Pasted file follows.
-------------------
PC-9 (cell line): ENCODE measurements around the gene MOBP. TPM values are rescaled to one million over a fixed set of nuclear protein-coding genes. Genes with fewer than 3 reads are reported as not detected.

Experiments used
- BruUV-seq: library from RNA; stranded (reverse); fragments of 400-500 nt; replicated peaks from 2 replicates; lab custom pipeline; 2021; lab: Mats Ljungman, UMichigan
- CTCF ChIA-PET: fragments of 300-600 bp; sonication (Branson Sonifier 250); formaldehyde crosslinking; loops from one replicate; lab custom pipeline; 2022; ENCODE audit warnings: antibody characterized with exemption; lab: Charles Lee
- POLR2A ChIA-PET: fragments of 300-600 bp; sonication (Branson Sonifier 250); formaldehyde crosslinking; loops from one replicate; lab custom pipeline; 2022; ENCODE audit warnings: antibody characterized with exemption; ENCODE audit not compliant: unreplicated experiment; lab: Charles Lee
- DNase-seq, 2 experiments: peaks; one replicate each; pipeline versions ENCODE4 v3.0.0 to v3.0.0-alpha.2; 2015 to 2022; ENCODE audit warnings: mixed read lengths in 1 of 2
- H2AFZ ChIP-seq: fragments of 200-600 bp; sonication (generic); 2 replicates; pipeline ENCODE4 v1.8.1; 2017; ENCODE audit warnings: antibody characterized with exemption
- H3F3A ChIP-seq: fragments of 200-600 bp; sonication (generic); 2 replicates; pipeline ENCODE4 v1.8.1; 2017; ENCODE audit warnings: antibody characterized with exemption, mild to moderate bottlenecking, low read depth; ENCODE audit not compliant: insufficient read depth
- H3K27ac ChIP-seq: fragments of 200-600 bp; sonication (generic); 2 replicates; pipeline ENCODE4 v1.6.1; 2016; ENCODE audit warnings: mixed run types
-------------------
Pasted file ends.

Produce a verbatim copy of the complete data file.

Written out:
PC-9 (cell line): ENCODE measurements around the gene MOBP. TPM values are rescaled to one million over a fixed set of nuclear protein-coding genes. Genes with fewer than 3 reads are reported as not detected.

Experiments used
- BruUV-seq: library from RNA; stranded (reverse); fragments of 400-500 nt; replicated peaks from 2 replicates; lab custom pipeline; 2021; lab: Mats Ljungman, UMichigan
- CTCF ChIA-PET: fragments of 300-600 bp; sonication (Branson Sonifier 250); formaldehyde crosslinking; loops from one replicate; lab custom pipeline; 2022; ENCODE audit warnings: antibody characterized with exemption; lab: Charles Lee
- POLR2A ChIA-PET: fragments of 300-600 bp; sonication (Branson Sonifier 250); formaldehyde crosslinking; loops from one replicate; lab custom pipeline; 2022; ENCODE audit warnings: antibody characterized with exemption; ENCODE audit not compliant: unreplicated experiment; lab: Charles Lee
- DNase-seq, 2 experiments: peaks; one replicate each; pipeline versions ENCODE4 v3.0.0 to v3.0.0-alpha.2; 2015 to 2022; ENCODE audit warnings: mixed read lengths in 1 of 2
- H2AFZ ChIP-seq: fragments of 200-600 bp; sonication (generic); 2 replicates; pipeline ENCODE4 v1.8.1; 2017; ENCODE audit warnings: antibody characterized with exemption
- H3F3A ChIP-seq: fragments of 200-600 bp; sonication (generic); 2 replicates; pipeline ENCODE4 v1.8.1; 2017; ENCODE audit warnings: antibody characterized with exemption, mild to moderate bottlenecking, low read depth; ENCODE audit not compliant: insufficient read depth
- H3K27ac ChIP-seq: fragments of 200-600 bp; sonication (generic); 2 replicates; pipeline ENCODE4 v1.6.1; 2016; ENCODE audit warnings: mixed run types